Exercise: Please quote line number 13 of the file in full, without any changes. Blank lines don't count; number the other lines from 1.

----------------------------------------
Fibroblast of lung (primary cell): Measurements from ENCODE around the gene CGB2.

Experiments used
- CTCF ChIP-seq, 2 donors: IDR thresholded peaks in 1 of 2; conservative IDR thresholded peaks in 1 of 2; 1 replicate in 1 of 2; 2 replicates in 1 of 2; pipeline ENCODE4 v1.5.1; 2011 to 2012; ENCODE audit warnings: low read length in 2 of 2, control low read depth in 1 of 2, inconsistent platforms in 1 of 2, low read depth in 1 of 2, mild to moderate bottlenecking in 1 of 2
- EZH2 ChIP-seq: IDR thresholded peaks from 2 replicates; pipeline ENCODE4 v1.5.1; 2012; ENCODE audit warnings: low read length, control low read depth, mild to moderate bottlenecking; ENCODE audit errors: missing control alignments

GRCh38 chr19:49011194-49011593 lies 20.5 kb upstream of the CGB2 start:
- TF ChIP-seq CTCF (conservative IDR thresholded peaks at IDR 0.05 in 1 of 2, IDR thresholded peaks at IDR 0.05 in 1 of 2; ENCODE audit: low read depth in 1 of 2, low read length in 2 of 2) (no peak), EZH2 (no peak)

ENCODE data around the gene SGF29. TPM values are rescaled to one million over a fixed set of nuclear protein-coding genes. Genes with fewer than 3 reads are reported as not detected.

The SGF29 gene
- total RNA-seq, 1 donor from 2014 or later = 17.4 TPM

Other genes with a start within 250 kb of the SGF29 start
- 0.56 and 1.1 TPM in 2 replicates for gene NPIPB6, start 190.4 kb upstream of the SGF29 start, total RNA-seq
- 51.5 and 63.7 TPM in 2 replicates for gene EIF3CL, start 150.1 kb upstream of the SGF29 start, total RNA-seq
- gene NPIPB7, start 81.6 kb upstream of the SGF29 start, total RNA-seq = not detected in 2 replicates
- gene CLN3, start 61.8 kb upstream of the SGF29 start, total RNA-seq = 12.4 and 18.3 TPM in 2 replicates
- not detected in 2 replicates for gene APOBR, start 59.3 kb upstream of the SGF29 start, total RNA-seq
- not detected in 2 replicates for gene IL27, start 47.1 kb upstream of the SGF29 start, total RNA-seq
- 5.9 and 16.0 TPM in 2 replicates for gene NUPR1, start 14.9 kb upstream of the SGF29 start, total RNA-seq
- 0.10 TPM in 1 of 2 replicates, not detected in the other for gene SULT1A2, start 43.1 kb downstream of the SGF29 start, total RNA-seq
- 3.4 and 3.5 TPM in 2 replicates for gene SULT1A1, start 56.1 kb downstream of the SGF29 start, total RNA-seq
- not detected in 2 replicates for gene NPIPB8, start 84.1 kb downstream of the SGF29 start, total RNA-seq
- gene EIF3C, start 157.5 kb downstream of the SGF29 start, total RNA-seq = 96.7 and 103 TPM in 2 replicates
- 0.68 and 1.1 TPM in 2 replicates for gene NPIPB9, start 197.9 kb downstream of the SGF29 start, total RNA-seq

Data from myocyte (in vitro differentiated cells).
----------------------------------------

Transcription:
- gene NPIPB7, start 81.6 kb upstream of the SGF29 start, total RNA-seq = not detected in 2 replicates